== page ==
PJC Recommends Compliance Audits For Risk Advisers

The Parliamentary Joint Committee examining the life insurance industry has handed down a unanimous final report recommending random audits of financial advisers and the adoption of open approved products lists across the sector.

Amongst a raft of recommendations, the report called for ASIC to conduct random audits of 20 per cent of life insurance advisers over a three year period and publish any findings of misconduct on its Financial Advice Registers. Advisers that had been reviewed would also be required to publish the outcome of a review on their own website in a highly visible location.

…the report called for ASIC to conduct random audits of 20 per cent of life insurance advisers over a three year period…

Misconduct statistics for licensees and life insurers would also be published by ASIC with the Committee stating in the report that it “…endorses the view put forward by the Chairman of ASIC that creating a sufficient deterrent for misconduct in the financial services sector requires both significant penalties and a reasonable prospect of being caught”.

A further recommendation inside the retail life insurance area called for a balance of ‘affiliated and non-affiliated’ products on APLs and where “…affiliated products are recommended, the affiliation should be disclosed, and the customer should be given a comparison with non-affiliated products”.

Additionally, the committee also recommended a transition to open APLs while also calling for ASIC and APRA to jointly investigate if the past use of APLs had breached any anti-competition laws administered by the two regulators.

Alongside this recommendation the Report also called for ASIC to conduct a systematic review of all payments and benefits that pass between participants in the direct, group and retail insurance sectors with the intention of finding any regulatory gaps that should be examined further by the Government.

In making this recommendation the PJC stated rules had been introduced to ban conflicted remuneration “…however, evidence to the committee, particularly from ASIC, indicates that a plethora of hidden payments including commissions, fees, performance-related payments, soft dollar benefits, and nonfinancial benefits still exist within the various structures of the life insurance industry”.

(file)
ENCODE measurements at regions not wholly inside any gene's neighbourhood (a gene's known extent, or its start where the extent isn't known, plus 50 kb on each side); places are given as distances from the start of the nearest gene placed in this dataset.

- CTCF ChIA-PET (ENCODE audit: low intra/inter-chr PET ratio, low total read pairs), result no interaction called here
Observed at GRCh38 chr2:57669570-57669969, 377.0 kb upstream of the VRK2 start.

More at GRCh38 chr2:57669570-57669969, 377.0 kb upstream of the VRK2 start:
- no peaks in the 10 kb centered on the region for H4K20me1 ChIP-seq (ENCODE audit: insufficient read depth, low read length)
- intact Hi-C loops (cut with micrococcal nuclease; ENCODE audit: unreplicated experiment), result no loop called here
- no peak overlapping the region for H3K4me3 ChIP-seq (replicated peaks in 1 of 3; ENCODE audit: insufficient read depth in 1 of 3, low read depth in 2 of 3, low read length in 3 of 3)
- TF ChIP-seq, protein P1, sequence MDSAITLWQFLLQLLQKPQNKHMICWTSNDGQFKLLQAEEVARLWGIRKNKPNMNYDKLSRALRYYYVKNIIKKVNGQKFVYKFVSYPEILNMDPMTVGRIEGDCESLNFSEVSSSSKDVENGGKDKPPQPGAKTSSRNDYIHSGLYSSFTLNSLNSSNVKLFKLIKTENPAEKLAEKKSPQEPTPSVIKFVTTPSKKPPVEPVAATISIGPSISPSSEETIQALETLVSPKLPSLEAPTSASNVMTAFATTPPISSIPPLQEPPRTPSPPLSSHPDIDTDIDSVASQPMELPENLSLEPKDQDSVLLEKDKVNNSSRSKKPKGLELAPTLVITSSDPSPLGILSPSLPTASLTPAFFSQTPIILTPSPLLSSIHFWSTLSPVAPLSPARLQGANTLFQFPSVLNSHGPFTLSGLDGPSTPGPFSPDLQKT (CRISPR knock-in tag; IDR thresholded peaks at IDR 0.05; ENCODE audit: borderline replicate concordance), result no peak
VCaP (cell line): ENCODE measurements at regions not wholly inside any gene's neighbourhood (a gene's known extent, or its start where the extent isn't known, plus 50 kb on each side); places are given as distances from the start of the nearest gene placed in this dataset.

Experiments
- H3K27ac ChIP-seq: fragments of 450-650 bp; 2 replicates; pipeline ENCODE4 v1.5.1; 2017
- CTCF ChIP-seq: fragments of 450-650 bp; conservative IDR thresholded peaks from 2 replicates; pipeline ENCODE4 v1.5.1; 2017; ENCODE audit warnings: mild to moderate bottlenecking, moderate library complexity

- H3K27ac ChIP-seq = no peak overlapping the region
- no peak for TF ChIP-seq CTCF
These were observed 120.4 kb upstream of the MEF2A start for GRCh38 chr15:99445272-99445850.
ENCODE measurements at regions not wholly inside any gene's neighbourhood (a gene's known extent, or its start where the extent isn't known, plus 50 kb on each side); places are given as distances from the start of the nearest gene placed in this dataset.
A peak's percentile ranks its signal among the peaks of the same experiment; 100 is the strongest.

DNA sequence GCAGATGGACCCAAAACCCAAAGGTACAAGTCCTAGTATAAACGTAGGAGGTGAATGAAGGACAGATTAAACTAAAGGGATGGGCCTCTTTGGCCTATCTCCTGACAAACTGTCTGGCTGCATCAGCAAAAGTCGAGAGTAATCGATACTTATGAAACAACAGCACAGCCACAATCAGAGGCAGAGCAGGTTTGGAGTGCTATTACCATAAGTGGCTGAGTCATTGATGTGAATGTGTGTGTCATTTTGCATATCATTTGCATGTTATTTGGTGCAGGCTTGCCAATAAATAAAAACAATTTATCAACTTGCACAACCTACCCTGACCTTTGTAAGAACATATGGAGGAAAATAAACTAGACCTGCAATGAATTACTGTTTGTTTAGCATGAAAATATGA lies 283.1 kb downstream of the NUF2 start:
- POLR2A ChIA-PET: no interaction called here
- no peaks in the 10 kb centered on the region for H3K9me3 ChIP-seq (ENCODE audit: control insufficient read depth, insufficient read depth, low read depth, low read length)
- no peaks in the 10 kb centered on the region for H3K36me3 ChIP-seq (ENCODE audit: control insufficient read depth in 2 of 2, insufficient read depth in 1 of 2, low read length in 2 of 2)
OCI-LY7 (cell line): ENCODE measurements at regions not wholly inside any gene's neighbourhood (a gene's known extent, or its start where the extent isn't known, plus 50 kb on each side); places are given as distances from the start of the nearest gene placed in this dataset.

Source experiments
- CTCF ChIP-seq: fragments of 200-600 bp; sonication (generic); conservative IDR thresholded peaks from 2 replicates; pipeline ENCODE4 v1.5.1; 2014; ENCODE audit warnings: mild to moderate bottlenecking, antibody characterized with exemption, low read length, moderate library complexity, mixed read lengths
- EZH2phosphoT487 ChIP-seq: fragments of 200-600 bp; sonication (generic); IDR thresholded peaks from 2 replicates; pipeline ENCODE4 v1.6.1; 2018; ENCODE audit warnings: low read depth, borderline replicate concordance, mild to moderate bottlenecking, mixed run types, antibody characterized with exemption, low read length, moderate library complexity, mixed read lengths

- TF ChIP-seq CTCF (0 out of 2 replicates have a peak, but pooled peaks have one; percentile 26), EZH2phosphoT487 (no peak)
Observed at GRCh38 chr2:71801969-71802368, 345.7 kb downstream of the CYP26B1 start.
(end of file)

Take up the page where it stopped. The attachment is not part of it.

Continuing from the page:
“…evidence to the committee…indicates that a plethora of hidden payments… still exist”

Other recommendations made by the PJC in the report include:

  • Regularly updated medical definitions that align with current medical knowledge and research
  • Standardised medical definitions across all types of policies
  • Industry standards for claim time-frames and limits on the number of medical examinations
  • A mandatory and enforceable Code of Practice in relation to mental health life insurance claims
  • Consumer protections for life insurance aligned with consumer protections for other financial services and products
  • ASIC and APRA to audit superannuation trustees to identify any payments, including ‘soft-dollar’ benefits between life insurers and trustees related to providing group life cover

The final report does not contain any recommendations for changes to the Life Insurance Framework reforms (see: Inside the Mind of the PJC) and as stated by Senator John Williams during the initial hearings of the Committee (see: PJC Review Will Not Tackle LIF Reforms).

In the Foreword to the report, Committee Chair, Steve Irons, MP, said the PJC’s work focussed on areas where substantial changes were required to ensure the life insurance industry was held to account in the following areas:

  • Consumer protections and industry codes of practice
  • Transparent remuneration, commissions, payments and fees
  • The provision of advice in the best interests of consumers
  • Group life insurance arrangements that do not disadvantage certain groups of consumers
  • Appropriate access to personal medical and genetic information
  • Fair claims handling practices

Click here for a full copy of the report.

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